One of the highlights was that the BBC were filming Ben Fogle competing in the race. He is currently filming a series, in conjunction with Lonely Planet, ‘A Year of Adventures’ and RAT RACE was included. There have been many books about a year of adventures, but this is the first time that it will be televised. Lucky for Ben as he gets to compete/complete all these adventures, something that I would love to do. The BBC were very helpful as they were our big clue to finding Ben and tracking him down. They did have three camera crews, two in vans and third on a motorbike. Also with Ben was another competitor who had eyes on him the whole time, feeding back to the camera crews where they were and where they were next headed. I did ask if I could jump onboard with the team, but unfortunately they didn’t have enough room, or that was a polite way of saying ‘no’. I think it was the latter!
Anyway, here is my selection of photos, while Ben was an interesting focal point, my brief was to capture the RAT RACE, and so I shall present it that way too. (I am never easily starstruck!) Enjoy!
On Saturday 26th March I went to London to help with the abseil challenge at the Oval cricket ground. Arrival was at 9am and we quickly set to work with sorting out the gear – gloves, belay plates/fig 8, harnesses, helmets, ropes and more. Safety was paramount and we all had an hour’s run through on how to rig the releasable abseil, safety line and how to rescue someone. We all split into smaller groups with at least one fully qualified member to run through it with us again. It was a great opportunity to learn new skills and new rope rigging systems.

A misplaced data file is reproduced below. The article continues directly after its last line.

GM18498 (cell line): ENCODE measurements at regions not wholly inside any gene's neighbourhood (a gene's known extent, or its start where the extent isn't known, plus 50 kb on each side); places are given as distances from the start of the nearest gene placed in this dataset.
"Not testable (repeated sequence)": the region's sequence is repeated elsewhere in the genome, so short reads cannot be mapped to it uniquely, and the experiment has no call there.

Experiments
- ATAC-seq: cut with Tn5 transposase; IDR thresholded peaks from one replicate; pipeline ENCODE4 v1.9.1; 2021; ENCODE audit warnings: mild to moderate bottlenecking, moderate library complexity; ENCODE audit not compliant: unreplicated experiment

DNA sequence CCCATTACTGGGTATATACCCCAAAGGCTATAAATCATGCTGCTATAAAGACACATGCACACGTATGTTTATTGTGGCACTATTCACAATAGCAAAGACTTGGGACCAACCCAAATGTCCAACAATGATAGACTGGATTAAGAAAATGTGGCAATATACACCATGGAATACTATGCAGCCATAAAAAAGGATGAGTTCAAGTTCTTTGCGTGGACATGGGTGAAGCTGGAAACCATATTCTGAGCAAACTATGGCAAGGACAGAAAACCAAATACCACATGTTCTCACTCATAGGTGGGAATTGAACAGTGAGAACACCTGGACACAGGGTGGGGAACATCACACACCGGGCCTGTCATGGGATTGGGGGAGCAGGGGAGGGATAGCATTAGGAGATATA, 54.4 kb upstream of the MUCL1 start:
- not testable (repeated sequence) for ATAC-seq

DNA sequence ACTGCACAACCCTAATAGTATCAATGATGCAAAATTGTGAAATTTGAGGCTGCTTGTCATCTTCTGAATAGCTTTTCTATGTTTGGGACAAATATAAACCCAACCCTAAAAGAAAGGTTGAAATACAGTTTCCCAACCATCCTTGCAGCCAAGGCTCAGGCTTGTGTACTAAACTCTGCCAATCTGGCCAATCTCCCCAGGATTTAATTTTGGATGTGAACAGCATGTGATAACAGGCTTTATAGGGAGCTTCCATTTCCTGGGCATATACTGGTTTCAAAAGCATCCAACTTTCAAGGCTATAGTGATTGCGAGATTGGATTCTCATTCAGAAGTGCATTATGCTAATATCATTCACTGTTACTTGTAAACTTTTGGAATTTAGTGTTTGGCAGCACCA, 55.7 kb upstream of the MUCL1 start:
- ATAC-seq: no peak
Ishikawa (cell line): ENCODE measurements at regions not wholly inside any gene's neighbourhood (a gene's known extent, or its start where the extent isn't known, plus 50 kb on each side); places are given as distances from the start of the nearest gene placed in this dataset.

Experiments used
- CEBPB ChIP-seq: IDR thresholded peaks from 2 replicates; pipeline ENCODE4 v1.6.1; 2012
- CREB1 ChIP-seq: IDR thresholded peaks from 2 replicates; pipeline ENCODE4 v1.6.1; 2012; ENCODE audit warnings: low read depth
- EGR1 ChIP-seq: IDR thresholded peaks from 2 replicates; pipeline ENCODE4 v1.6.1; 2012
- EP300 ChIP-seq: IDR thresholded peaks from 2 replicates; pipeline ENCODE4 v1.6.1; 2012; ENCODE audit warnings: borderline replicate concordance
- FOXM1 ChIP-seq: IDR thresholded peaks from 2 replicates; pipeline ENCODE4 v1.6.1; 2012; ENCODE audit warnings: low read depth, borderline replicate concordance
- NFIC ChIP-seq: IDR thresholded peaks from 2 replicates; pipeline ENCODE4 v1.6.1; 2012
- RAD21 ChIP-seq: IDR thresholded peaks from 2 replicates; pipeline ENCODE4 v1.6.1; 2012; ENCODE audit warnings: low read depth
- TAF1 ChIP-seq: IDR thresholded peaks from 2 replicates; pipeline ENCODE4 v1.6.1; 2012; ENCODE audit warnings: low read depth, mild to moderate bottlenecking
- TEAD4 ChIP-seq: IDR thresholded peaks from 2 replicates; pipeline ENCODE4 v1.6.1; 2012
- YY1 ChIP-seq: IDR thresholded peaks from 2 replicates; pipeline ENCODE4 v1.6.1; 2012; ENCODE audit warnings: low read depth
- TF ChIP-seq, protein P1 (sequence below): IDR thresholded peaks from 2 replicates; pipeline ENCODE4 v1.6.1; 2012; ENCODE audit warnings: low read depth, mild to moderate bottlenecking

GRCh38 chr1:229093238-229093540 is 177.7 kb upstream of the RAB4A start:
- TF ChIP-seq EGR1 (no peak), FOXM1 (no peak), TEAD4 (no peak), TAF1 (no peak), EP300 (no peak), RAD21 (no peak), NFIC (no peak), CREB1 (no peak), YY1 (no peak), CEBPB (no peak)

We were told approximately 1000 racers would come through the abseil challenge and we had to operate 10 lines at any one time. I was fortunate to be allowed to shoot while working which is very rare as some people only want you to concentrate on one element of the day! I had in mind a short photo documentary about what our role was like as a safety supervisor on the event. Below is my story. If you read further down there are some photos from the official RandR photographers of me working. Thanks go to Charlie Summers (photos of me monkeying around) the other RandR photographer (sorry can’t remember your name), Ian Wilson for allowing me to shoot from the best position – on abseil! Thanks to Gaz for teaching me new valuable skills and the rest of the team for a fab day!
Behind The Lens
So you’ve seen my results from my perspective but how did I get into position? Most of the shots are from the top next to the lower off points and this allowed me to get the social shots, but to get the action shots I had to do what the racers were doing – abseiling! This involved setting up a separate point for me to lower off as it could not interfere with the racer’s anchor points. Using a releasable abseil anchor (so I could be rescued in the unlikely event of an accident) with overhand knots and half hitches, backed on a bight and carabiner, I was able to lower myself on my own Gri-Gri.
The simple shots were from the side of the building, parallel with the racers, but I wanted to get a new perspective. Branching out from the main wall that everyone was abseiling down were the support beams for the exterior wall. These 15meter long beams provided the answer, but getting out to its furthest point proved tricky as the beams were round and walking on them would have been stupid, not to mention dangerous, because if I fell I would have swung back into the wall that my rope was fixed to. So I had to fix myself below the beams with larks-footed slings which tighten and grip around the beam when loaded, keeping me fixed in position. But this caused another problem! While the slings were weighted I couldn’t move and getting my weight off the slings was hard too as I was dangling in space. The only way to progress along the beam was to wrap my legs and arms around it and slide along upsidedown while pushing the slings along with me! It all sounds very complicated, but in the end it worked and I was always safe while moving. Very important!
Now I was in position I could commence shooting! It was great fun and the photos below (thanks to Charlie Summers) show me getting into position.